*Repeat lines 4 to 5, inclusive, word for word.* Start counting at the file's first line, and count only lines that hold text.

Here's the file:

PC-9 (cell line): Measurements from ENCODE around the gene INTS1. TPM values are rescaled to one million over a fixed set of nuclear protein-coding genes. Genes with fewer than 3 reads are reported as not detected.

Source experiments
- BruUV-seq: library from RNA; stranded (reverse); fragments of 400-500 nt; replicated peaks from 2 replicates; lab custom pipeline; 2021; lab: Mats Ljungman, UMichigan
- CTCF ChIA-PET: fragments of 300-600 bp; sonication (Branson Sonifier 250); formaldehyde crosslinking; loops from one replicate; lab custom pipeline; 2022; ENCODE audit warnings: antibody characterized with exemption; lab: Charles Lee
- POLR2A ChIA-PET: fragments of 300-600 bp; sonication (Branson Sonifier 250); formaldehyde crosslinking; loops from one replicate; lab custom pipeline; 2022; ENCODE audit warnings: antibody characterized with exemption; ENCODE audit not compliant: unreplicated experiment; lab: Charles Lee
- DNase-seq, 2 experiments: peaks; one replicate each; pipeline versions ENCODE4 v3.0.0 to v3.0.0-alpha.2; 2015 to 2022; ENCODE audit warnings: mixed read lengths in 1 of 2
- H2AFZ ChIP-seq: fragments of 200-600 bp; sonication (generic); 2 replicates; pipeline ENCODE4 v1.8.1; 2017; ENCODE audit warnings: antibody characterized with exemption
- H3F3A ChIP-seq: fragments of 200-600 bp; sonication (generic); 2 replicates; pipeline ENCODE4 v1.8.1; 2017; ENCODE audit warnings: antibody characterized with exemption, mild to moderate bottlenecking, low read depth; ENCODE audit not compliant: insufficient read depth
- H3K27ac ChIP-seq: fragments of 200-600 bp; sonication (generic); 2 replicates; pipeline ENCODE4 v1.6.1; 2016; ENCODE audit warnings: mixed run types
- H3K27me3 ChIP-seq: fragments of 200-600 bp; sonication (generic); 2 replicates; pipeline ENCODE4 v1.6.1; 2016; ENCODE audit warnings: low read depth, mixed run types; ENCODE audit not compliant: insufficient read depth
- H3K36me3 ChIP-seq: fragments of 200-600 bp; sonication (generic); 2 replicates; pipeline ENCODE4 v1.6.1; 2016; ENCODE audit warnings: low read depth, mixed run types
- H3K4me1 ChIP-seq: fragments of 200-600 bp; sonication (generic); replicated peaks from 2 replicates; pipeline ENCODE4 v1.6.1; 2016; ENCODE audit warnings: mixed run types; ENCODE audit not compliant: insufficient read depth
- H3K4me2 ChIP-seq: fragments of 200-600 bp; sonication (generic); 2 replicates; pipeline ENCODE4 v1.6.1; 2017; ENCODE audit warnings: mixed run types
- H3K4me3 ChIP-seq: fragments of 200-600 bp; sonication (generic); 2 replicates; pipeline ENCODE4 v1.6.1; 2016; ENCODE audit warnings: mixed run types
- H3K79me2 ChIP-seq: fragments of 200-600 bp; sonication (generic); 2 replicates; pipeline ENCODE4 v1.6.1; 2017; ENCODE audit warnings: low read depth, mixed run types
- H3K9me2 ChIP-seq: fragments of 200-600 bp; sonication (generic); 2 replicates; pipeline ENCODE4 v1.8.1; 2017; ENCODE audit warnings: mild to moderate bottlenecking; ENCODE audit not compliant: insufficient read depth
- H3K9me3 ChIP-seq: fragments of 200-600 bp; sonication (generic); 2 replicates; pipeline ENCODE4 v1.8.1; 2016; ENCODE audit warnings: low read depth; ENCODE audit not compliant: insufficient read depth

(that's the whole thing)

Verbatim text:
- CTCF ChIA-PET: fragments of 300-600 bp; sonication (Branson Sonifier 250); formaldehyde crosslinking; loops from one replicate; lab custom pipeline; 2022; ENCODE audit warnings: antibody characterized with exemption; lab: Charles Lee
- POLR2A ChIA-PET: fragments of 300-600 bp; sonication (Branson Sonifier 250); formaldehyde crosslinking; loops from one replicate; lab custom pipeline; 2022; ENCODE audit warnings: antibody characterized with exemption; ENCODE audit not compliant: unreplicated experiment; lab: Charles Lee